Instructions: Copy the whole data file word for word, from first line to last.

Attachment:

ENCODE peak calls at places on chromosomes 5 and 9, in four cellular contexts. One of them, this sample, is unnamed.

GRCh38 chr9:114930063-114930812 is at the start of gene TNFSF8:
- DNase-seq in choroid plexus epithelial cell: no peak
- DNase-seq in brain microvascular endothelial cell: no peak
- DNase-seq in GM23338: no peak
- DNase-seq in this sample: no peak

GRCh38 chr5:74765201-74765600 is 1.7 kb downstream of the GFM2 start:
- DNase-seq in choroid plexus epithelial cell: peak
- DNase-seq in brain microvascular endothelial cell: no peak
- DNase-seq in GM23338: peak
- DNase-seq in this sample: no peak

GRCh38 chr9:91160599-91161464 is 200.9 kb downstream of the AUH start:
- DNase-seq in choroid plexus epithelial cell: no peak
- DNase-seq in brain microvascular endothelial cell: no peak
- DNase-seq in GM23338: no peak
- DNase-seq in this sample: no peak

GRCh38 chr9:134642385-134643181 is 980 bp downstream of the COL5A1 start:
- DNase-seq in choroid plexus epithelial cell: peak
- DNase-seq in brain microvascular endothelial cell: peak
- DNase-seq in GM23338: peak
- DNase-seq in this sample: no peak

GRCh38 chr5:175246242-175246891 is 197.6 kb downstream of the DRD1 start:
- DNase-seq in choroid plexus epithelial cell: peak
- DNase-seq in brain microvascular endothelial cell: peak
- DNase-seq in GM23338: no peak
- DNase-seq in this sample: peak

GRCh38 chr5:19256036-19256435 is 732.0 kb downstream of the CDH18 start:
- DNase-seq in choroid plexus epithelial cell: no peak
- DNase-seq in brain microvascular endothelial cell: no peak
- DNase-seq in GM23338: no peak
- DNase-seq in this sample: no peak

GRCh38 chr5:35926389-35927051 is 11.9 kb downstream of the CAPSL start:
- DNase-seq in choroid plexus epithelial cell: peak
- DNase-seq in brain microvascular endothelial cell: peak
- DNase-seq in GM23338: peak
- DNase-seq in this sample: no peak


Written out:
ENCODE peak calls at places on chromosomes 5 and 9, in four cellular contexts. One of them, this sample, is unnamed.

GRCh38 chr9:114930063-114930812 is at the start of gene TNFSF8:
- DNase-seq in choroid plexus epithelial cell: no peak
- DNase-seq in brain microvascular endothelial cell: no peak
- DNase-seq in GM23338: no peak
- DNase-seq in this sample: no peak

GRCh38 chr5:74765201-74765600 is 1.7 kb downstream of the GFM2 start:
- DNase-seq in choroid plexus epithelial cell: peak
- DNase-seq in brain microvascular endothelial cell: no peak
- DNase-seq in GM23338: peak
- DNase-seq in this sample: no peak

GRCh38 chr9:91160599-91161464 is 200.9 kb downstream of the AUH start:
- DNase-seq in choroid plexus epithelial cell: no peak
- DNase-seq in brain microvascular endothelial cell: no peak
- DNase-seq in GM23338: no peak
- DNase-seq in this sample: no peak

GRCh38 chr9:134642385-134643181 is 980 bp downstream of the COL5A1 start:
- DNase-seq in choroid plexus epithelial cell: peak
- DNase-seq in brain microvascular endothelial cell: peak
- DNase-seq in GM23338: peak
- DNase-seq in this sample: no peak

GRCh38 chr5:175246242-175246891 is 197.6 kb downstream of the DRD1 start:
- DNase-seq in choroid plexus epithelial cell: peak
- DNase-seq in brain microvascular endothelial cell: peak
- DNase-seq in GM23338: no peak
- DNase-seq in this sample: peak

GRCh38 chr5:19256036-19256435 is 732.0 kb downstream of the CDH18 start:
- DNase-seq in choroid plexus epithelial cell: no peak
- DNase-seq in brain microvascular endothelial cell: no peak
- DNase-seq in GM23338: no peak
- DNase-seq in this sample: no peak

GRCh38 chr5:35926389-35927051 is 11.9 kb downstream of the CAPSL start:
- DNase-seq in choroid plexus epithelial cell: peak
- DNase-seq in brain microvascular endothelial cell: peak
- DNase-seq in GM23338: peak
- DNase-seq in this sample: no peak